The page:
Economic overview for the country: Foreign direct investment in Mongolia’s extractive industries based on extensive deposits of copper, gold, coal, molybdenum, fluorspar, uranium, tin, and tungsten – has transformed Mongolia’s landlocked economy from its traditional dependence on herding and agriculture. Exports now account for more than 40% of GDP. Mongolia depends on China for more than 60% of its external trade – China receives some 90% of Mongolia’s exports and supplies Mongolia with more than one-third of its imports. Mongolia also relies on Russia for 90% of its energy supplies, leaving it vulnerable to price increases.

Remittances from Mongolians working abroad, particularly in South Korea, are significant. Soviet assistance, at its height one-third of GDP, disappeared almost overnight in 1990 and 1991 at the time of the dismantlement of the USSR. The following decade saw Mongolia endure both deep recession, political inaction, natural disasters, and strong economic growth because of market reforms and extensive privatization of the formerly state-run economy. The country opened a fledgling stock exchange in 1991. Mongolia joined the WTO in 1997 and sought to expand its participation in regional economic and trade regimes. Growth averaged nearly 9% per year in 2004-2008 mainly because of high copper prices globally and new gold production.

By late 2008, Mongolia was hit by the global financial crisis, and Mongolia’s real economy contracted 1.3% in 2009. In early 2009, the IMF reached a $236 million Stand-by Arrangement with Mongolia, and it emerged from the crisis with a more robust banking sector and better fiscal management. In October 2009, Mongolia passed long-awaited legislation on an investment agreement to develop the Oyu Tolgoi (OT) mine, among the world’s largest untapped copper-gold deposits. However, a dispute with foreign investors developing OT called into question Mongolia’s attractiveness as a destination for foreign investment. This caused a severe drop in FDI, and a slowing economy, leading to the dismissal of Prime Minister Norovyn ALTANKHUYAG in November 2014.

The economy had grown more than 10% per year between 2011 and 2013 – mainly on the strength of commodity exports and high government spending – before slowing to 7.8% in 2014 and falling to the 2% level in 2015. Growth rebounded from a brief 1.6% contraction in the third quarter of 2016 to 5.8% during the first three quarters of 2017, mainly due to rising commodity prices. The May 2015 agreement with Rio Tinto to restart the OT mine and the subsequent $4.4 billion finance package signing in December 2015 stemmed from investor confidence loss. The current government has made restoring investor trust and reviving the economy its top priority but has failed to invigorate the economy in the face of the massive drop-off in foreign direct investment, mounting external debt sizeable budget deficit. Mongolia secured a $5.5 billion financial assistance package from the IMF and a host of international creditors in May 2017, which is expected to improve Mongolia’s long-term fiscal and economic stability as long as Ulaanbaatar can advance the agreement’s difficult contingent reforms, such as consolidating the government’s off-balance-sheet liabilities and rehabilitating the Mongolian banking sector.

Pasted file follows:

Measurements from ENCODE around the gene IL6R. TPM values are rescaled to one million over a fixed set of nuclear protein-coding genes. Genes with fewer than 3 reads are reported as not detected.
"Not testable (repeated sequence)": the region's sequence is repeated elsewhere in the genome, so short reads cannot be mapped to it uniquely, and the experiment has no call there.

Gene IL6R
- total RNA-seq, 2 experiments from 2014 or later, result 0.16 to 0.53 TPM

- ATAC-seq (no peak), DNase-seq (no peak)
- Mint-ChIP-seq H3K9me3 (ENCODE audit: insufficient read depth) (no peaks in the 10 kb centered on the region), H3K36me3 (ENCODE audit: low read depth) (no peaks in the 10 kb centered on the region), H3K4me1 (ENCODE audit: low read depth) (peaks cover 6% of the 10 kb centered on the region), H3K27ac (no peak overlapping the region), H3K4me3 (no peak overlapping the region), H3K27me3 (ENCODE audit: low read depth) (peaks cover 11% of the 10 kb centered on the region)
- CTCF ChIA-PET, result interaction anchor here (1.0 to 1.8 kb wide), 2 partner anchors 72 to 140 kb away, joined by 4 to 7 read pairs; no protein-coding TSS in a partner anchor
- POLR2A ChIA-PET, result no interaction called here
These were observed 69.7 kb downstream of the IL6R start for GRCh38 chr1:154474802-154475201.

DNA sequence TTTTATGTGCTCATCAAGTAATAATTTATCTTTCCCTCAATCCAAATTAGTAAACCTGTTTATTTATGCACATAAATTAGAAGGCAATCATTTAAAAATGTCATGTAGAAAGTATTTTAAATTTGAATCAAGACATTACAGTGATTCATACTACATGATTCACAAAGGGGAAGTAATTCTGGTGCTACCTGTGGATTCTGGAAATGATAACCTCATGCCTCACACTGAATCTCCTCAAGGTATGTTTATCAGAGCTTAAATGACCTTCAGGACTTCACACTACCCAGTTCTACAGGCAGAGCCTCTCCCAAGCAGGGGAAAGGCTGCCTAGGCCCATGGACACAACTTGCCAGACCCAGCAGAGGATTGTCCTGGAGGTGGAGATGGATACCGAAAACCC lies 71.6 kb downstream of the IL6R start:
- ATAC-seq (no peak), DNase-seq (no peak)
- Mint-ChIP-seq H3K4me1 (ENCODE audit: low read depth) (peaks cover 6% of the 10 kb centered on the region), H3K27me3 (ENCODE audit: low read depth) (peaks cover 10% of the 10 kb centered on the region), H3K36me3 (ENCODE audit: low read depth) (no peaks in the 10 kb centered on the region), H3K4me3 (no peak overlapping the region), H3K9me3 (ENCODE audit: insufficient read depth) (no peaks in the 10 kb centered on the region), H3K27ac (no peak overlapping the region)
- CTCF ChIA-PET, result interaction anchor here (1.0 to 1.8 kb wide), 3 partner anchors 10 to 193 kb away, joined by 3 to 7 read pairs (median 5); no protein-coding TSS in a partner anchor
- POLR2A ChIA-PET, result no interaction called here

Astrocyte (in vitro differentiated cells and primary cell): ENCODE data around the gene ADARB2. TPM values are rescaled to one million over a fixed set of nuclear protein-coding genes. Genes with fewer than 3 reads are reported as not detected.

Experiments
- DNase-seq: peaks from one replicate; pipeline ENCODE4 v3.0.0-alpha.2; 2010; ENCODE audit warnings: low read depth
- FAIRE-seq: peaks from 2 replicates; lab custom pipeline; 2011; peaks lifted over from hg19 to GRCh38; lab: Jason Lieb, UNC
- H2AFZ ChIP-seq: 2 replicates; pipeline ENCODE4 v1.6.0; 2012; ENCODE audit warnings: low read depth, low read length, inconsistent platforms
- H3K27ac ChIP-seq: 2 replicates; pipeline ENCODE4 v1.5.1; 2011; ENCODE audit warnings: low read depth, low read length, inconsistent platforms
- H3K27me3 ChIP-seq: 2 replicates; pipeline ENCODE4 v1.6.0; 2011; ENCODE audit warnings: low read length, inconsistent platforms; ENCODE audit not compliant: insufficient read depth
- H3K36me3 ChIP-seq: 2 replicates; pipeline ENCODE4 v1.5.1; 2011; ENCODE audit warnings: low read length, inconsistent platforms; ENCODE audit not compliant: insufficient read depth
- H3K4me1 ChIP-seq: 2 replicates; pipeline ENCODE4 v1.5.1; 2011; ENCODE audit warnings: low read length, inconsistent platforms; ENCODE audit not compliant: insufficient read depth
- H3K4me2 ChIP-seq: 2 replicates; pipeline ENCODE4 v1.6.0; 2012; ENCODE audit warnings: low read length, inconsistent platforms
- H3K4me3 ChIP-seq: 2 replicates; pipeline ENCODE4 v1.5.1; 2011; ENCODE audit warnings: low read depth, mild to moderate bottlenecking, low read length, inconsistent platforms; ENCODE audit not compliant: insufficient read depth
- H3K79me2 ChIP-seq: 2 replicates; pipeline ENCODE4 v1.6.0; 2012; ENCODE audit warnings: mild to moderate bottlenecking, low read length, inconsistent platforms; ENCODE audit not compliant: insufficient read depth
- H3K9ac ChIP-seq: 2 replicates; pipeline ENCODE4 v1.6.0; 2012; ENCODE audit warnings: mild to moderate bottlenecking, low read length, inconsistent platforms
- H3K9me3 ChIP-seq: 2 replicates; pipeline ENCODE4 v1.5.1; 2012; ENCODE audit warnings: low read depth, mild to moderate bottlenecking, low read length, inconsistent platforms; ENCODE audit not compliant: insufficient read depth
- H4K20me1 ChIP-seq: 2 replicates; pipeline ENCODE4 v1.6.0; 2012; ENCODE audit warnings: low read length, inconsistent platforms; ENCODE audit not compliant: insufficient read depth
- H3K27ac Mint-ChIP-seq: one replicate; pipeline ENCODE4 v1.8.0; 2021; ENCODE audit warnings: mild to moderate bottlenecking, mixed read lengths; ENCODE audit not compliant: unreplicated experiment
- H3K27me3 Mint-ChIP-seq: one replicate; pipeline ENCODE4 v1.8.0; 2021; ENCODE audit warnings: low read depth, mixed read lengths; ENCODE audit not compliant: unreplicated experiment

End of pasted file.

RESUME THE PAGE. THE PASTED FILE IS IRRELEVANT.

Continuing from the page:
Mongolia’s natural resources: oil, coal, copper, molybdenum, tungsten, phosphates, tin, nickel, zinc, fluorspar, gold, silver, iron.

Main export partners for Mongolia, Asia are China 84%, Switzerland 9% (2015) for copper, apparel, livestock, animal products, cashmere, wool, hides, fluorspar, other nonferrous metals, coal, crude oil, while the main import partners for the country are: China 39.9%, Russia 28.4%, Japan 6.4%, South Korea 6.2% (2015) for machinery and equipment, fuel, cars, food products, industrial consumer goods, chemicals, building materials, cigarettes and tobacco, appliances, soap, and detergent.

When you visit this country in Asia, consider the natural hazards in Mongolia: Dust storms, grassland and forest fires, drought, ” zud,” which is harsh winter conditions, while infectious diseases are N/A. Also, note that Mongolia faces the following environmental issues: Limited natural fresh water resources in some areas, The burning of soft coal in power plants, and the lack of enforcement of environmental laws leads to air pollution in Ulaanbaatar, Deforestation and overgrazing increase soil erosion from wind and rain, water pollution, Desertification, and mining activities hurt the environment.

You may also be interested in the countries next to Mongolia around its total: 8,082 km border, like China, Russia.